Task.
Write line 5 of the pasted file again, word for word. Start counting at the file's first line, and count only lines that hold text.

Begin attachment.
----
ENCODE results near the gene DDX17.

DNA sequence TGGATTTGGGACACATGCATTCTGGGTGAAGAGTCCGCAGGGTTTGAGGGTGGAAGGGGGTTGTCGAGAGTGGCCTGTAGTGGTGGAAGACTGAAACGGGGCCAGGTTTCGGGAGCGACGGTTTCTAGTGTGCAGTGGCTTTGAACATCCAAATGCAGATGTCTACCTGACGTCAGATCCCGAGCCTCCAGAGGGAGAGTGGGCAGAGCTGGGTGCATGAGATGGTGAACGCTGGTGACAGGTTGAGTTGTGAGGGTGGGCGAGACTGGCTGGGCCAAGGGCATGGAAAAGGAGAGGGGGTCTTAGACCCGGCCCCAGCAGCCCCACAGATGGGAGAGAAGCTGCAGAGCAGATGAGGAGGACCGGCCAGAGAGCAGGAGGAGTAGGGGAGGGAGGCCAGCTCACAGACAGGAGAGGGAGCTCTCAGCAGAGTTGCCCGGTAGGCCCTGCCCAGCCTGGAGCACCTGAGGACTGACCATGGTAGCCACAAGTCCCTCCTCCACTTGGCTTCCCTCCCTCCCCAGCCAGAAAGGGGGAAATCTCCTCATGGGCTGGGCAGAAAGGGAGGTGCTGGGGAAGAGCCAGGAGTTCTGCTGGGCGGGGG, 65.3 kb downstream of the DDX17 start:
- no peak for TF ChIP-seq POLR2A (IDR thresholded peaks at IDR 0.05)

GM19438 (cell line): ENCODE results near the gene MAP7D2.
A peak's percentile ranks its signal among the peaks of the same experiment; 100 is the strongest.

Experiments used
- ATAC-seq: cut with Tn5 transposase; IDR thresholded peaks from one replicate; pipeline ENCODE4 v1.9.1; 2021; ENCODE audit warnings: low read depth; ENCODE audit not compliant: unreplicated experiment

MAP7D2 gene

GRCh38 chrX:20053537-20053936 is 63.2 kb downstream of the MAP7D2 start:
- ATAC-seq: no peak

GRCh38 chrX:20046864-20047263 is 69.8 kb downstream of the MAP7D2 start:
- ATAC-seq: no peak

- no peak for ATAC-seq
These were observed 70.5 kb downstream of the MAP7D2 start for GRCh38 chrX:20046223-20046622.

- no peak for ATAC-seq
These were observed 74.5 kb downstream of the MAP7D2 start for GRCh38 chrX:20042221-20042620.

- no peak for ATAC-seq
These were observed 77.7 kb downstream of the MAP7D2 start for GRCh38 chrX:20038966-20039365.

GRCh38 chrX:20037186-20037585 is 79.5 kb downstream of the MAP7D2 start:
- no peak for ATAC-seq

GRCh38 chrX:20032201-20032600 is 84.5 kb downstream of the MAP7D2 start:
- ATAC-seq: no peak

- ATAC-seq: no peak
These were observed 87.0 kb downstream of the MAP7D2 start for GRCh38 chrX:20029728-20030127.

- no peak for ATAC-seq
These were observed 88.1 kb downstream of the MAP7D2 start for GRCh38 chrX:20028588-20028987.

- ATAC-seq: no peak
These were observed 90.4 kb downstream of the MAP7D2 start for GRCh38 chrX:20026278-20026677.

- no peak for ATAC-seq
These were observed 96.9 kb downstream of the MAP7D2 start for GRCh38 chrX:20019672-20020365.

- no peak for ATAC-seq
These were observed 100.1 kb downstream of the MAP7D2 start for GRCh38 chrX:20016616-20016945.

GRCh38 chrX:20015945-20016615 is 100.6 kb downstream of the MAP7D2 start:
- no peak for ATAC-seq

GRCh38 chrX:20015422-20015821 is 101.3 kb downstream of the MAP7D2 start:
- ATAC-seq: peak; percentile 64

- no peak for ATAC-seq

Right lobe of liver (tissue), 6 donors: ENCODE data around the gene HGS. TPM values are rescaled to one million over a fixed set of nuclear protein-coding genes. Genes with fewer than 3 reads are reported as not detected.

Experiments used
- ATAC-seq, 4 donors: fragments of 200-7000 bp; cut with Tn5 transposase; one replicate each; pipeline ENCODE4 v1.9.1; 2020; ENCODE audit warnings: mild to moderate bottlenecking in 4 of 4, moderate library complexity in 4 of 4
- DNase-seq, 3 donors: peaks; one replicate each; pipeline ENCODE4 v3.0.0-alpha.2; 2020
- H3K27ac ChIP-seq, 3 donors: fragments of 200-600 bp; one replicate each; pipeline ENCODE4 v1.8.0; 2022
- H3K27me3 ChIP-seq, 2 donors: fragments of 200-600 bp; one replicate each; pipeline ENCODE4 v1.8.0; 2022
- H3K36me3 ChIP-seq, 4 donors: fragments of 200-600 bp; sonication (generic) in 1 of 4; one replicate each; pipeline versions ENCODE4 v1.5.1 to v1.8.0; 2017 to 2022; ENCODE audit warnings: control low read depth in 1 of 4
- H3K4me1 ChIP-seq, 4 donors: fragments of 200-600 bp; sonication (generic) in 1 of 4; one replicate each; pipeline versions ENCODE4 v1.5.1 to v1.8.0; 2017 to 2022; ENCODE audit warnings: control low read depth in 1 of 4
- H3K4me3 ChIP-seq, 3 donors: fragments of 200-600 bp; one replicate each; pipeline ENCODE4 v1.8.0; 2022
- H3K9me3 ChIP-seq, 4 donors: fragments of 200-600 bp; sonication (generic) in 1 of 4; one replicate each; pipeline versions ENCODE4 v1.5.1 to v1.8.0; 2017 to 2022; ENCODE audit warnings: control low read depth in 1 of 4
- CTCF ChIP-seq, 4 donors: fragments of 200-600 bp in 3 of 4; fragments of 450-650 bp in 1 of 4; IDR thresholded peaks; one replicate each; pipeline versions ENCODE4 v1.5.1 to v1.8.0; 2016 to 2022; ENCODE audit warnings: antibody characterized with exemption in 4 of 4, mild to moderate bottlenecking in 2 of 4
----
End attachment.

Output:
A peak's percentile ranks its signal among the peaks of the same experiment; 100 is the strongest.